Saudi Arabia to build 9 desalination plants on Red Sea

A worker stands at a desalination plant in Riyadh, Saudi Arabia. (Reuters)
Updated 22 January 2018
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Saudi Arabia to build 9 desalination plants on Red Sea

RIYADH: Saudi Arabia plans to build nine desalination plants for more than 2 billion riyals ($530 million) on the Red Sea coast, its environment minister said on Sunday.
The plants will have capacity of 240,000 cubic meters of water per day and will be completed in less than 18 months, Abdulrahman Al-Fadhli wrote in a Twitter post.
The project, which the minister said was ordered by King Salman in a royal decree, will help government-owned Saudi Saline Water Conversion Corp. (SWCC) raise production efficiency and cut operating and capital costs, Fadhli added.
He gave no details on funding.
Saudi Arabia said in 2016 it planned to use public-private partnerships (PPP) with local and foreign companies to fund infrastructure projects.
In August, it said it would develop resorts on about 50 Red Sea islands, completing the first phase of that project — which is backed by its Public Investment Fund (PIF) — in the fourth quarter of 2022.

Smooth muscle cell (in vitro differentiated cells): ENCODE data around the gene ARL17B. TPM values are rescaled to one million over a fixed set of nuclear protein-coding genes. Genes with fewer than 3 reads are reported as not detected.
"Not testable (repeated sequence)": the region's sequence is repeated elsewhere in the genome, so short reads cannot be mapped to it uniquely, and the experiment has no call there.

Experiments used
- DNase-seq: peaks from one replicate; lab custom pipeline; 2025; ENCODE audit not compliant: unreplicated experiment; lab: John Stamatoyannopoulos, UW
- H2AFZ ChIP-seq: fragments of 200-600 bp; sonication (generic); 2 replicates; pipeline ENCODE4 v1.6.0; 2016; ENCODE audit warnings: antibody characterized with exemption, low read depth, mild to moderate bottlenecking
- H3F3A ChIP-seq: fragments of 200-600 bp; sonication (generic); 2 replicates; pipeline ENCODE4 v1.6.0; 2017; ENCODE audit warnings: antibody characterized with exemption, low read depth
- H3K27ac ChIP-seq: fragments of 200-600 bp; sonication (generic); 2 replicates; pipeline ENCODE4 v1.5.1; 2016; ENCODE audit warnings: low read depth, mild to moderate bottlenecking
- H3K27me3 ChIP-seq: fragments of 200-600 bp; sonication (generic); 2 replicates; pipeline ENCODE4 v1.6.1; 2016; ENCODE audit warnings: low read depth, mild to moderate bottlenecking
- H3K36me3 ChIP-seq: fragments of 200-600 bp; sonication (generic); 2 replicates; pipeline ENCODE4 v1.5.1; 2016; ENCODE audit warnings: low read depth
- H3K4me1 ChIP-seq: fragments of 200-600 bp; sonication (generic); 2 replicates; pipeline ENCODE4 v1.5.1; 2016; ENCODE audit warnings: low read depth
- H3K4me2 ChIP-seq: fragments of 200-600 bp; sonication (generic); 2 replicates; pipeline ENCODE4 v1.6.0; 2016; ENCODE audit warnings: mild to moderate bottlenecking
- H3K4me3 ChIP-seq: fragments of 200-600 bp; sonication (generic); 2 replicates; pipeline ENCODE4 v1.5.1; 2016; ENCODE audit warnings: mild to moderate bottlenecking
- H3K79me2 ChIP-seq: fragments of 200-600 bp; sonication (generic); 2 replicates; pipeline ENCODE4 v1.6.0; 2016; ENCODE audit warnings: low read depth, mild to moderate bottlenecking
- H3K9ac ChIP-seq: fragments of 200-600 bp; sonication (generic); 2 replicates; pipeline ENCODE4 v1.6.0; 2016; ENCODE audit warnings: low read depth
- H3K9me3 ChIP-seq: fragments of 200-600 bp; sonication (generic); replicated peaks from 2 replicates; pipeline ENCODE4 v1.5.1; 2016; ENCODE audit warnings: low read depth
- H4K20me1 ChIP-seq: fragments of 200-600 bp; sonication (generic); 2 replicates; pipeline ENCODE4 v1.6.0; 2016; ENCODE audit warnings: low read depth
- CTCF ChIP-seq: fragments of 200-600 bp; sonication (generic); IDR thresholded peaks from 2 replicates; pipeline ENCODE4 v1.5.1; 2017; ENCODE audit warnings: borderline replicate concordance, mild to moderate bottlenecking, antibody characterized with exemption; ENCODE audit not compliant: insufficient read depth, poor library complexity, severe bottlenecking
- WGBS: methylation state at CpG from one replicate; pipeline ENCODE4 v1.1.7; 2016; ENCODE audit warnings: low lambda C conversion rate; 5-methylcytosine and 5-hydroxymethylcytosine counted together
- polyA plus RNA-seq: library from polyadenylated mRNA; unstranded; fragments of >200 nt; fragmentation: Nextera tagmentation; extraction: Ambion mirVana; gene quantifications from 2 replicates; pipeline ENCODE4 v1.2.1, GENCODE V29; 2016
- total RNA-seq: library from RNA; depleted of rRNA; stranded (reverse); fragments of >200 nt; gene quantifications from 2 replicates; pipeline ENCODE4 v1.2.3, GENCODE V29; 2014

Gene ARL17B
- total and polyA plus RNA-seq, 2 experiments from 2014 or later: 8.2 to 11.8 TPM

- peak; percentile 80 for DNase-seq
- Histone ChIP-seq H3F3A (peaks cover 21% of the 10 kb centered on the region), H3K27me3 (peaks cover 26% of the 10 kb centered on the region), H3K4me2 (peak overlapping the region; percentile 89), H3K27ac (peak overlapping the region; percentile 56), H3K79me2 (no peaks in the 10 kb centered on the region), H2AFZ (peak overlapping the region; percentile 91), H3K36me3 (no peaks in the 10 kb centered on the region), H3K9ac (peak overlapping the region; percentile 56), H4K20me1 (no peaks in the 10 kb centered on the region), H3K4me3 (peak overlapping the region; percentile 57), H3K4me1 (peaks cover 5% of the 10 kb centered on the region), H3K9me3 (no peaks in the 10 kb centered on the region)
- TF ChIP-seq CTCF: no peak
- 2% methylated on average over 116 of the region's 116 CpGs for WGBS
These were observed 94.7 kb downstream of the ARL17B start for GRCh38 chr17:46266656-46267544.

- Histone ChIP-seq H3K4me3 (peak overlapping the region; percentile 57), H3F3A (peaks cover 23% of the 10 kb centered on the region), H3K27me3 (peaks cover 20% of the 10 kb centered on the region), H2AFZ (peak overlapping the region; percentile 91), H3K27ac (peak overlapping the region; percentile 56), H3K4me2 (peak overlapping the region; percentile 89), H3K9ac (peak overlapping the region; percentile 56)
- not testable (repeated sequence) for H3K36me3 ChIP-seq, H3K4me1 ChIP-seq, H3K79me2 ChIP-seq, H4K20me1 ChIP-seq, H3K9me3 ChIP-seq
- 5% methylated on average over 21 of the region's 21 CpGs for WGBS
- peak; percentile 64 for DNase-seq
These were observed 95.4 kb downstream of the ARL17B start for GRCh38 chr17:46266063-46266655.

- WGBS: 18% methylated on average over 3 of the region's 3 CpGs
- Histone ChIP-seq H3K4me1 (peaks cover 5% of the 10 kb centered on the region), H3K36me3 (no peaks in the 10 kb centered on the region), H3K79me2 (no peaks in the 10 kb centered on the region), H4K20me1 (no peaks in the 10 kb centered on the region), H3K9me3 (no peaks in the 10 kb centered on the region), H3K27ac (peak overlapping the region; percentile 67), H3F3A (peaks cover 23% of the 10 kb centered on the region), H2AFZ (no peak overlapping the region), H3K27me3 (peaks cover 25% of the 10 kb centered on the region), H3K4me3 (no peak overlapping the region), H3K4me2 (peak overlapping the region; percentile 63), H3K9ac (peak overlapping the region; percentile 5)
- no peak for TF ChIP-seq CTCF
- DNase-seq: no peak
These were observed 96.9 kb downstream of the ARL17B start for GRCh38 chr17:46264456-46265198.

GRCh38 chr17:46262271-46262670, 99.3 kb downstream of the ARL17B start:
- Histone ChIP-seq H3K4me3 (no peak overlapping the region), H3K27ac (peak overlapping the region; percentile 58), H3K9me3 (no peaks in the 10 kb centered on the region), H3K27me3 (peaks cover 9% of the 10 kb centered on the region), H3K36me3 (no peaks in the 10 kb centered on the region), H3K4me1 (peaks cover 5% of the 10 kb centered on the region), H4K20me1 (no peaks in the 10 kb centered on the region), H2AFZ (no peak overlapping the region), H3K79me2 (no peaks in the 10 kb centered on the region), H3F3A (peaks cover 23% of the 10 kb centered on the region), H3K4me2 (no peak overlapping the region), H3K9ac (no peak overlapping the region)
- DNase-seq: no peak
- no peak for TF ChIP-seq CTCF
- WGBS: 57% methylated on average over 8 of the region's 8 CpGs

($1=3.75 Saudi riyals)


Mosque of Bones: Evidence of Prophet Muhammad’s era

Updated 41 min 11 sec ago
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Mosque of Bones: Evidence of Prophet Muhammad’s era

  • In the 9th year after Hijrah, as the Prophet Muhammad was on his way to battle, he marked the Qibla using bones because he could not find rocks or blocks.
  • To mark the occasion, the area’s residents built a mosque on that spot and named it Masjid Al-Izam.

JEDDAH: Masjid Al-Izam (Mosque of the Bones) is a historic mosque in Al-Ula governorate, located 300 km north of Madinah.
In the ninth year after Hijrah (the emigration of Makkah’s Muslims to Madinah), as the Prophet Muhammad was on his way to battle, he marked the Qibla (the direction in which Muslims should pray) using bones because he could not find rocks or blocks.
To mark the occasion, the area’s residents built a mosque on that spot and named it Masjid Al-Izam.
It was made of stone, and mud was used to cover its walls, but it has undergone several restorations.
“Mention of the mosque can be found in many renowned scientific sources,” Abdullah Kaber, a researcher in Madinah’s development authority, told the Saudi Press Agency (SPA).
He said Masjid Al-Izam has attracted the attention of King Salman, who is focused on restoring a number of historic mosques across the Kingdom.
The Saudi Commission for Tourism and National Heritage (SCTH) is planning to develop tourism in Al-Ula since it houses many historical sites and relics.